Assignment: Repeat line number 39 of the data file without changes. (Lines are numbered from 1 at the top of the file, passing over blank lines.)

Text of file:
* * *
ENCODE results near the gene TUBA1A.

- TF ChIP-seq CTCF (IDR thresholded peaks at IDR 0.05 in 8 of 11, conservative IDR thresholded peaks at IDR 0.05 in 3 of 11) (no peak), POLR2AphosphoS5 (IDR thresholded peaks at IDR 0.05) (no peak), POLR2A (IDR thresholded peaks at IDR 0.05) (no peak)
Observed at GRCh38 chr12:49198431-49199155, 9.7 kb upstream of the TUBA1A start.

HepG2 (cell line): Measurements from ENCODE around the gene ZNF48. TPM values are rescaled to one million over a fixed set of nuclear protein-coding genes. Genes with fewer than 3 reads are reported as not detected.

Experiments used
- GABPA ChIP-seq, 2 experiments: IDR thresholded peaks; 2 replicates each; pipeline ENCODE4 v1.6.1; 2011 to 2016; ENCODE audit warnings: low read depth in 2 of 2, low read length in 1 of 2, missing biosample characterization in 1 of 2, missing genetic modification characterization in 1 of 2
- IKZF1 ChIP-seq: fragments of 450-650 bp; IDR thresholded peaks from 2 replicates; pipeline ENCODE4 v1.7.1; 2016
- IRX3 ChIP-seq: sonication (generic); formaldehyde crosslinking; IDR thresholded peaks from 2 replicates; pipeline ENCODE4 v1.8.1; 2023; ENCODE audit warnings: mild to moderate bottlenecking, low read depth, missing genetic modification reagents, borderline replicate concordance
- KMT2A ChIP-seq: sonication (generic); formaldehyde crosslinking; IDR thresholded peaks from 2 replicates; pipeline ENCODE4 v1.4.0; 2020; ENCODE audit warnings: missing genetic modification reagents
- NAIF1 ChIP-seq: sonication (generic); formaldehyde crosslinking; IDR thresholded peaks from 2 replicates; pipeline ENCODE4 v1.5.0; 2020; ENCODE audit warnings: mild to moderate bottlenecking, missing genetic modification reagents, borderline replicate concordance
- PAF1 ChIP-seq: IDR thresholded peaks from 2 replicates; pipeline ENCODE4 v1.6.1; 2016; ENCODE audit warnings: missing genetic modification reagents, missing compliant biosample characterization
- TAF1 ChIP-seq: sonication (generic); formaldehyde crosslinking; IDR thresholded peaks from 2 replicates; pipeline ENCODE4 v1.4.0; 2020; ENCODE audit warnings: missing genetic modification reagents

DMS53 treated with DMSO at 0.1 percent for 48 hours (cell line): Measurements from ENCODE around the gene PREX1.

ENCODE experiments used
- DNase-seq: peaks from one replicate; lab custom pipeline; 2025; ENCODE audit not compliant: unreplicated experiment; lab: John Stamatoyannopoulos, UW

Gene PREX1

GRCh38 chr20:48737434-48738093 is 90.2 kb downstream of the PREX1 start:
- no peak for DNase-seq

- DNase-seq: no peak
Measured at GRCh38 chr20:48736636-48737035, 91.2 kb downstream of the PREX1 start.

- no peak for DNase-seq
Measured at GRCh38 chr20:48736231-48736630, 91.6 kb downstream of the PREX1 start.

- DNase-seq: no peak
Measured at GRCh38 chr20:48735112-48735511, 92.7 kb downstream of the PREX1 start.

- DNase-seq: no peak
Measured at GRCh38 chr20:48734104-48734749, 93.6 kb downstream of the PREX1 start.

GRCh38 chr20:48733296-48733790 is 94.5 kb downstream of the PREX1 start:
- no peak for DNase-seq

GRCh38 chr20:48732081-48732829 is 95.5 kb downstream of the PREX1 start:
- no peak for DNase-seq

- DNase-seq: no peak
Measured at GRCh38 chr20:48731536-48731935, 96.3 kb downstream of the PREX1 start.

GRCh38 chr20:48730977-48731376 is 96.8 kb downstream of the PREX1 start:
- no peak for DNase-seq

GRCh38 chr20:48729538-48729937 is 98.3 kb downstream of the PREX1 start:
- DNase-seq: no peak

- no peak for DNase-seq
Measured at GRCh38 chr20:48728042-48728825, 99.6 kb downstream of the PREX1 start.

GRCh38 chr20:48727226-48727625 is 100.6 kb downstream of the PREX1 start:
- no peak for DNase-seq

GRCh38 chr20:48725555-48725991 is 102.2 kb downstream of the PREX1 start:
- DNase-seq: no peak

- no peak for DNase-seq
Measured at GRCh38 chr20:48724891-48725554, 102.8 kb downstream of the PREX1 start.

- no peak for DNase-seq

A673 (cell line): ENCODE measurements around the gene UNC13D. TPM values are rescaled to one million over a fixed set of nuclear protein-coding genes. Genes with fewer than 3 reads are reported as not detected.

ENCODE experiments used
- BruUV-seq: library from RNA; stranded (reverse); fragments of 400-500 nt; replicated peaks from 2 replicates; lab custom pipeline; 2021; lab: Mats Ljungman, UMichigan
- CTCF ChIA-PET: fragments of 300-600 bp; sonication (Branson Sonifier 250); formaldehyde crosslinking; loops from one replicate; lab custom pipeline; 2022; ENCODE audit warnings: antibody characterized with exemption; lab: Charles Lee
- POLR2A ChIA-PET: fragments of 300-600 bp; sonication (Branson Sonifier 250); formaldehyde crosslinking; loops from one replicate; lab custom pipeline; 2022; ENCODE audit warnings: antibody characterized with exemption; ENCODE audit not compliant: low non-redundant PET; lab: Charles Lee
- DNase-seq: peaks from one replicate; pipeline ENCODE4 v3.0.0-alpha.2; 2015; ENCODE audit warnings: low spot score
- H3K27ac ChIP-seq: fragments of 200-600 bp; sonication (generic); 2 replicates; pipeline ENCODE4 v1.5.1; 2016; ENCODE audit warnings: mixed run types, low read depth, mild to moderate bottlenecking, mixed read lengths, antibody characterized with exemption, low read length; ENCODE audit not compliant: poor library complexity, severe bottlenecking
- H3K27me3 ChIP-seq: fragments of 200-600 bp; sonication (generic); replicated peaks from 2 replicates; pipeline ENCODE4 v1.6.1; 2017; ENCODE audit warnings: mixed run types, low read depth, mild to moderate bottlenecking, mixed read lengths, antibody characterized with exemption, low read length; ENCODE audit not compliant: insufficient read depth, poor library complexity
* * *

GRCh38 chr20:48727226-48727625 is 100.6 kb downstream of the PREX1 start: